which, like everything else, failed to impress me, though I stored it safely away in my memory.
"My young friend," he said, "you have traveled over a great portion of the globe and encountered a vast assortment of people, and to your astonishment discovered that good predominated. Everybody is good according to their idea of goodness—ahem! Am I not right? You see, I've studied you as you studied me. Salucci, cease to embitter your life with false views of yourself and others, you've entered the wrong track altogether; it is the man all admire, not the wealth which you permit to kill ambition. Interest yourself in financial problems, the most wonderful of all sciences. You're a born financier. God in heaven! what were the Fates up to that they bestowed upon you every faculty to amass riches, then supplied you with the fortune! What puppets we are! Last night you wished me luck, prosperity; and, Salucci, I wish you happiness. Good-bye."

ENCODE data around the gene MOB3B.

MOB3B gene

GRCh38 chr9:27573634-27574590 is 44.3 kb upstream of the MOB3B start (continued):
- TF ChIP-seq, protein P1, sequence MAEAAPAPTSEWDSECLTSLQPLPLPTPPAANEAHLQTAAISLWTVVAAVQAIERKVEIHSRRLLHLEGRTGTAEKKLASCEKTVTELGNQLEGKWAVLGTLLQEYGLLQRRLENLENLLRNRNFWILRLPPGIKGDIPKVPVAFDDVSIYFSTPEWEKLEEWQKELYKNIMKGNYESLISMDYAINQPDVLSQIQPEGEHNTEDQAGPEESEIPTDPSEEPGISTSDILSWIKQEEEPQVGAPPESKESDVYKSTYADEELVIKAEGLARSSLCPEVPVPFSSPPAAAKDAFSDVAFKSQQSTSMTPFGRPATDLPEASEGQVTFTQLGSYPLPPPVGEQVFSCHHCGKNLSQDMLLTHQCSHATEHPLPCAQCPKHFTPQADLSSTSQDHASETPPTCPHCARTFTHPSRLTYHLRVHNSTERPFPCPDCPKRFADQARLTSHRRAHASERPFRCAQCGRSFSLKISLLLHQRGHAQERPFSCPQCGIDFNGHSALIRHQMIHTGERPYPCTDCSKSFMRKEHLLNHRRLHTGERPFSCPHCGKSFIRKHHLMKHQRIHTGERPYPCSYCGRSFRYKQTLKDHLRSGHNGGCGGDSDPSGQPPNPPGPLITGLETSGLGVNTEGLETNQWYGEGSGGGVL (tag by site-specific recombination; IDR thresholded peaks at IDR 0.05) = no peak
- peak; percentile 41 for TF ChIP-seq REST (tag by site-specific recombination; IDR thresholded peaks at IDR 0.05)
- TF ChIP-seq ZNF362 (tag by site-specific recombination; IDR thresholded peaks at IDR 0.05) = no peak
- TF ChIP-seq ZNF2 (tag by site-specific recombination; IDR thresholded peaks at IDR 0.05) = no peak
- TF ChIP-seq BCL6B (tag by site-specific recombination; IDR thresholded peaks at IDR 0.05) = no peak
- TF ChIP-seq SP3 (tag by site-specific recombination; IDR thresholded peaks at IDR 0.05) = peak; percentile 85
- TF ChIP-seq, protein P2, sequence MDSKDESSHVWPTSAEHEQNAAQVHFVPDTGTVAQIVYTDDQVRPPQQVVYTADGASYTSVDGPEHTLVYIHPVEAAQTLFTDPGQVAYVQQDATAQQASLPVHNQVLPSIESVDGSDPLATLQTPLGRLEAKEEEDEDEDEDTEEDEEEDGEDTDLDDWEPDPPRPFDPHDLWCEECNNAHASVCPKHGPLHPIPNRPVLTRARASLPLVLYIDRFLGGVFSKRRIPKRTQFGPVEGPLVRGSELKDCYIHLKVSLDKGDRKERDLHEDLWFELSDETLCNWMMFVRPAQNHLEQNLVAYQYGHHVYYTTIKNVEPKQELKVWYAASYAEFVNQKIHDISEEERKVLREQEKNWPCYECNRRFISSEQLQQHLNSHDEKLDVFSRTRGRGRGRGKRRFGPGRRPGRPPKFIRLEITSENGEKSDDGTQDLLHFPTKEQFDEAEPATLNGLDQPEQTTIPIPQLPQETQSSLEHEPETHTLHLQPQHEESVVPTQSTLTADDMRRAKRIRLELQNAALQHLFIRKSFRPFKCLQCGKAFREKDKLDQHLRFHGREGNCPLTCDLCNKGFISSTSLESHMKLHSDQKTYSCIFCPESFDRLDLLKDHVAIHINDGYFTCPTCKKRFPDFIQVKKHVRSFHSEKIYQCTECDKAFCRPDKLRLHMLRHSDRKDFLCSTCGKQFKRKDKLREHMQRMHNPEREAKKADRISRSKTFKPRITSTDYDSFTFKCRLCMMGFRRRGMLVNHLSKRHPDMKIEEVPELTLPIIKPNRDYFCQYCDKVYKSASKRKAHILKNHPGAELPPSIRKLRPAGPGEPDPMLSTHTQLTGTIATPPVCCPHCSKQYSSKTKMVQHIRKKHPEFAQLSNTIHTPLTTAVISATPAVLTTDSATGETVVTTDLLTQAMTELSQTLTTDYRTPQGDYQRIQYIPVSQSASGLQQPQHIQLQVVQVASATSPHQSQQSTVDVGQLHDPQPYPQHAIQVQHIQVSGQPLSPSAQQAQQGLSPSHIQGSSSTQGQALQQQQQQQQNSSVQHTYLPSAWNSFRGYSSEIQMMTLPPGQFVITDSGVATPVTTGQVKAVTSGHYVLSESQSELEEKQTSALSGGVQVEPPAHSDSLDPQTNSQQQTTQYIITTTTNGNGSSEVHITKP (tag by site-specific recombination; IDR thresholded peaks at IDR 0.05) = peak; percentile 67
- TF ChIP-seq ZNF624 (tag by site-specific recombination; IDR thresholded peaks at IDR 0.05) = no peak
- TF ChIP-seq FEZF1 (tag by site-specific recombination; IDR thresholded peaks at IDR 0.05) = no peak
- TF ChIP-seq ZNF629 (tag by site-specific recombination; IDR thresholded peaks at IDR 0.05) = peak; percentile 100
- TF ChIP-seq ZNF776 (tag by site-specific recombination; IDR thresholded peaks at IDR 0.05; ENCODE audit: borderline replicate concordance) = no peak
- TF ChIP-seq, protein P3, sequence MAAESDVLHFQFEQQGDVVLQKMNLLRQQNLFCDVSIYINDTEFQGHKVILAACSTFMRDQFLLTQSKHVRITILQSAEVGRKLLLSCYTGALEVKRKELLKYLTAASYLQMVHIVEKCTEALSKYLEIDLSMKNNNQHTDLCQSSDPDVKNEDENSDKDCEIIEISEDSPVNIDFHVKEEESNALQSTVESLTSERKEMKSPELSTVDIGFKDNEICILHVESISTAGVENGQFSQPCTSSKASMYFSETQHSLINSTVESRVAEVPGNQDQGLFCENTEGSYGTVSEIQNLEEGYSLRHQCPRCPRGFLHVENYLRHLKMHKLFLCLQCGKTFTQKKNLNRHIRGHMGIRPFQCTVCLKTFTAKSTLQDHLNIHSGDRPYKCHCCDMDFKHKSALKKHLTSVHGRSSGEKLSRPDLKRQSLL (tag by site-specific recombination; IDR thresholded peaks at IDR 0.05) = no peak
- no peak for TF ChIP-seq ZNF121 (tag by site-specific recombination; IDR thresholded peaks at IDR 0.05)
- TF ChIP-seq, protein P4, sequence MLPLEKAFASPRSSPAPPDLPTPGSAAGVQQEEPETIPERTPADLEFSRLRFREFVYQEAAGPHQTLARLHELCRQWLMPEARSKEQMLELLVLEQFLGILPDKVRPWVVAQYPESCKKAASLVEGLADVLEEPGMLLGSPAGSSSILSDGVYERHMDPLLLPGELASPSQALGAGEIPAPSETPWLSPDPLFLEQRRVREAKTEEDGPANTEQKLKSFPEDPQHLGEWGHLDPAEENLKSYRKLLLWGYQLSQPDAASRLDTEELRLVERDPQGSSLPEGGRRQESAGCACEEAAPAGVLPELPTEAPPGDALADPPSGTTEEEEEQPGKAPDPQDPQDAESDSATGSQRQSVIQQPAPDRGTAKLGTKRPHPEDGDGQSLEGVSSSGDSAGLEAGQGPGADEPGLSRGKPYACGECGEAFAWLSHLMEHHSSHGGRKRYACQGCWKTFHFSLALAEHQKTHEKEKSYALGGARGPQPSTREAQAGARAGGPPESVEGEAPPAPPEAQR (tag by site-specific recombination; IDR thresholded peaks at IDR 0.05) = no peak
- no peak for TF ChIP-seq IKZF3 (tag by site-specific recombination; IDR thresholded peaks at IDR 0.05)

I watched him hurrying away and almost fall into the arms of two dapper young men who were waiting for him. They had recognized him as I did and their object and interview. The old gentleman smiled genially upon them, but his amazement was comical when they addressed him—he looked politely embarrassed as though regretting he was not the party they were looking for, then shrugged his graceful old shoulders and quietly departed; and the two young men stared at each other, astounded that it was possible they had been trapped into a